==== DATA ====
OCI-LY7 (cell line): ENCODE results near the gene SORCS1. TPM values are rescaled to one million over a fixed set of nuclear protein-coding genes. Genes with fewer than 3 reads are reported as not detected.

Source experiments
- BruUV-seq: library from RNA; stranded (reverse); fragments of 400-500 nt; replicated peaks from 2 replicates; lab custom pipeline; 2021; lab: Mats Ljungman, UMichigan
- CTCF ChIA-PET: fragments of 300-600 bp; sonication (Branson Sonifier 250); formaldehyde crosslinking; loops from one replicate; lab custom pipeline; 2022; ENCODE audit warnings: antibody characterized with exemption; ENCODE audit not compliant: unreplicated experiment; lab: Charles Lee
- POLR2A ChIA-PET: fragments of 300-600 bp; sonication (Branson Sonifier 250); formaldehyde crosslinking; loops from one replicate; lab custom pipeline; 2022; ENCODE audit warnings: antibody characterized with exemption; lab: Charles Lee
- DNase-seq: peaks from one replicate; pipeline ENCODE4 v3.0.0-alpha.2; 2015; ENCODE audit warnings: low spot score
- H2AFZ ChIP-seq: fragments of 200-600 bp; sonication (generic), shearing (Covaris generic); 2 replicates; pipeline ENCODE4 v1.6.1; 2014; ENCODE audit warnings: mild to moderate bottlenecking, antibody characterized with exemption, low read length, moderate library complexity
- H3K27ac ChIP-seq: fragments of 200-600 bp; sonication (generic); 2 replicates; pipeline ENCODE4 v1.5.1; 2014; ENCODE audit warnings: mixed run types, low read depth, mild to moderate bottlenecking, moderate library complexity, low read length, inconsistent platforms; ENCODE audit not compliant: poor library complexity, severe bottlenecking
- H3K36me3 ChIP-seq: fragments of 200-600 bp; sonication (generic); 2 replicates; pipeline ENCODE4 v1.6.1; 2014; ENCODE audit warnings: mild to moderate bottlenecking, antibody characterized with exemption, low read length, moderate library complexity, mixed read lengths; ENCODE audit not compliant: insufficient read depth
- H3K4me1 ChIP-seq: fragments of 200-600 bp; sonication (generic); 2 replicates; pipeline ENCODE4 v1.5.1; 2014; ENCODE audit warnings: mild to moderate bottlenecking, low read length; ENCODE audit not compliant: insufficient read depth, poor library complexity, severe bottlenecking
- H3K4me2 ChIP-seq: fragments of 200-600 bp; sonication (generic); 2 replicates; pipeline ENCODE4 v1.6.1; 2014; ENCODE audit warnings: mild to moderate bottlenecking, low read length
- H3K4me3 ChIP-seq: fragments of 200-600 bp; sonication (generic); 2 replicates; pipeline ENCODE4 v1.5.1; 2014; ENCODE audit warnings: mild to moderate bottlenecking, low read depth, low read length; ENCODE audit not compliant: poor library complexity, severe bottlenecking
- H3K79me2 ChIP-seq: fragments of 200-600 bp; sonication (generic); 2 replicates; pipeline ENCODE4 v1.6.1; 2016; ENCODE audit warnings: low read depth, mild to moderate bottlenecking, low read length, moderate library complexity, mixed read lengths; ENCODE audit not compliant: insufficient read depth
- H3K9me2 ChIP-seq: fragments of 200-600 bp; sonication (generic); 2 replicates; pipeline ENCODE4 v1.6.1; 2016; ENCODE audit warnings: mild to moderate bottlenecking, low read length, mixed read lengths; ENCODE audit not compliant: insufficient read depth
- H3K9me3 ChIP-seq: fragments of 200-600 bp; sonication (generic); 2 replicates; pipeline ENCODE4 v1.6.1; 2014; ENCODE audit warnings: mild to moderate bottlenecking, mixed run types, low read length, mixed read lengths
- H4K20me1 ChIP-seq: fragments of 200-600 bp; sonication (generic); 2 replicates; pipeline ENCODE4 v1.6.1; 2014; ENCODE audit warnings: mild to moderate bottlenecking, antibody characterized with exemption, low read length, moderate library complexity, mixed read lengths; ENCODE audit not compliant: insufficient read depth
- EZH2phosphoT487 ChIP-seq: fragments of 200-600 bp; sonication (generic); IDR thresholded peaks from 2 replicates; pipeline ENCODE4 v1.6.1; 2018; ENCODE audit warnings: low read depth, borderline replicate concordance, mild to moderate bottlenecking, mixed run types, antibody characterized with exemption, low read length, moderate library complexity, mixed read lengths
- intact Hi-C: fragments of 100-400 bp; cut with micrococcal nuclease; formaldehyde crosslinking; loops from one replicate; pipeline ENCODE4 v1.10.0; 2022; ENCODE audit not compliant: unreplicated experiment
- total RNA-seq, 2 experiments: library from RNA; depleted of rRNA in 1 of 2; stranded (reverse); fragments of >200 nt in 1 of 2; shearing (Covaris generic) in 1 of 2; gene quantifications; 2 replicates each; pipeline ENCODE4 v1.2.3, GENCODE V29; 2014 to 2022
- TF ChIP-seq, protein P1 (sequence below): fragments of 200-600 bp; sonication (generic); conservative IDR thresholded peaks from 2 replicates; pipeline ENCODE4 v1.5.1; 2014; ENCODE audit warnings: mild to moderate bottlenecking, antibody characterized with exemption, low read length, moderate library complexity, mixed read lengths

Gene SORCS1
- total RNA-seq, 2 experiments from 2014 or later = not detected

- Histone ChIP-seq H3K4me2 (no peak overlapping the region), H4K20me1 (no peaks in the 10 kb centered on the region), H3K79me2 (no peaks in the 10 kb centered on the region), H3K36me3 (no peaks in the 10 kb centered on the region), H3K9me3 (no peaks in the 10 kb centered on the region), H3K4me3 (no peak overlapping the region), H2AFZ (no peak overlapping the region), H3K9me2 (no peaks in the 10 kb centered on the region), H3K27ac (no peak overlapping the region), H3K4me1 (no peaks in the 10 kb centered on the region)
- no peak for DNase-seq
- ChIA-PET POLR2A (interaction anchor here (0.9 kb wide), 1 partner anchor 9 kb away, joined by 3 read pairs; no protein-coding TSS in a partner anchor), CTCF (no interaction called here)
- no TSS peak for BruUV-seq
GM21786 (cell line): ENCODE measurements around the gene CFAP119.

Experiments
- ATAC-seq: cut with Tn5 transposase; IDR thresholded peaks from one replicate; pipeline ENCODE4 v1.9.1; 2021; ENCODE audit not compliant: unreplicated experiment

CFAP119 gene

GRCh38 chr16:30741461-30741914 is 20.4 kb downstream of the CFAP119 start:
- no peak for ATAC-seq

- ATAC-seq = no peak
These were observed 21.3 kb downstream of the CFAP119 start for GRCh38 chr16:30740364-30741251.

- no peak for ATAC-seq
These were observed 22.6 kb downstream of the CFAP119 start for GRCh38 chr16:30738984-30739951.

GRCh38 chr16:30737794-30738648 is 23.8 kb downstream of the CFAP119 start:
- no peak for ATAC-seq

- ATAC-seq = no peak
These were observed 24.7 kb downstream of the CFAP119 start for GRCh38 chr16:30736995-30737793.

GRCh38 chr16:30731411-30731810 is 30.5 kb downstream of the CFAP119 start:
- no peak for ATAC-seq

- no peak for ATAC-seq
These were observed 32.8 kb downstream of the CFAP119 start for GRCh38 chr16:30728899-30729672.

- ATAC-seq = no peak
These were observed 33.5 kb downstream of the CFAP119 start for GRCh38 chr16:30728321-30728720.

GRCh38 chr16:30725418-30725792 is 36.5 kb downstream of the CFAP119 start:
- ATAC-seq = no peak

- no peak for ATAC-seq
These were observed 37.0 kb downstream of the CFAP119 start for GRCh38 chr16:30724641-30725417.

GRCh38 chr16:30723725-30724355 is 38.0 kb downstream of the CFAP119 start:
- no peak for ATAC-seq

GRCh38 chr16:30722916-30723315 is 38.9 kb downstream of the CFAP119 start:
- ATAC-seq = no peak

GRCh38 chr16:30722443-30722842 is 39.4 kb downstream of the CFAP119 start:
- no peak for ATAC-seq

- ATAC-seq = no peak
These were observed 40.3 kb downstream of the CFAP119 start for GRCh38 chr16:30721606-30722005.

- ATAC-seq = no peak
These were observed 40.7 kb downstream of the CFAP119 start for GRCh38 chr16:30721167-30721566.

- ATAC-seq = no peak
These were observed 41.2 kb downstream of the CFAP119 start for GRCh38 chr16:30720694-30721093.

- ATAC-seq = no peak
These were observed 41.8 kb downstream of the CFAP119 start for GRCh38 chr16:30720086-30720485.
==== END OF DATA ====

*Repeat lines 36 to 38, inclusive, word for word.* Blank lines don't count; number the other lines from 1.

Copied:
These were observed 22.6 kb downstream of the CFAP119 start for GRCh38 chr16:30738984-30739951.

GRCh38 chr16:30737794-30738648 is 23.8 kb downstream of the CFAP119 start:
- no peak for ATAC-seq